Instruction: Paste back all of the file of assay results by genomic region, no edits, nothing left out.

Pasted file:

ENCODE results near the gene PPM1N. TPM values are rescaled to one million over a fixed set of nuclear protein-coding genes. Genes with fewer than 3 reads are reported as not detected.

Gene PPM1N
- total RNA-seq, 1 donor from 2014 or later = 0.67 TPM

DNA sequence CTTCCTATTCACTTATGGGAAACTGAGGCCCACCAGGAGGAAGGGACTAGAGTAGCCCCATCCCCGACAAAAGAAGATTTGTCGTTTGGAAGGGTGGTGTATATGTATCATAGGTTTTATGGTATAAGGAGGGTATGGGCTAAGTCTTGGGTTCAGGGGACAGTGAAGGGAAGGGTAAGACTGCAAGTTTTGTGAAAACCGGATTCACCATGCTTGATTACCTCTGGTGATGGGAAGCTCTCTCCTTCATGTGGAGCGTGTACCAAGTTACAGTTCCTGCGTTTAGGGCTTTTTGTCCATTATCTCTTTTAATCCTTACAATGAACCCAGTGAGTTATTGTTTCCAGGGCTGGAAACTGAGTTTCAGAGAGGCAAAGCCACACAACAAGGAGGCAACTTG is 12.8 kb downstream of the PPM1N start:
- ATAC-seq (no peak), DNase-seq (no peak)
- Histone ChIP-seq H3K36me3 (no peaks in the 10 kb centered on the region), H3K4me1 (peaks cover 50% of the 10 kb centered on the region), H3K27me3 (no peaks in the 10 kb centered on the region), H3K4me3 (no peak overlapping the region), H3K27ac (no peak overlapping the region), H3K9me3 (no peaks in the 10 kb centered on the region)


ENCODE results near the gene PPM1N. TPM values are rescaled to one million over a fixed set of nuclear protein-coding genes. Genes with fewer than 3 reads are reported as not detected.

Gene PPM1N
- total RNA-seq, 1 donor from 2014 or later = 0.67 TPM

DNA sequence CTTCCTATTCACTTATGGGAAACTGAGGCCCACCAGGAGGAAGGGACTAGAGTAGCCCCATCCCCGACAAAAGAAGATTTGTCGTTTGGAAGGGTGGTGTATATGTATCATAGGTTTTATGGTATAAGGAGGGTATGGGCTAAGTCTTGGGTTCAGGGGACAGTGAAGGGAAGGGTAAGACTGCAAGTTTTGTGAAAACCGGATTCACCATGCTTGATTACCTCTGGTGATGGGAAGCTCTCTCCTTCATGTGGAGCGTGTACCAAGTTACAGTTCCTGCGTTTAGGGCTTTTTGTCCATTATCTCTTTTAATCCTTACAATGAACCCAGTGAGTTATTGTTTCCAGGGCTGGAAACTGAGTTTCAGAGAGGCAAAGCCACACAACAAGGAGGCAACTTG is 12.8 kb downstream of the PPM1N start:
- ATAC-seq (no peak), DNase-seq (no peak)
- Histone ChIP-seq H3K36me3 (no peaks in the 10 kb centered on the region), H3K4me1 (peaks cover 50% of the 10 kb centered on the region), H3K27me3 (no peaks in the 10 kb centered on the region), H3K4me3 (no peak overlapping the region), H3K27ac (no peak overlapping the region), H3K9me3 (no peaks in the 10 kb centered on the region)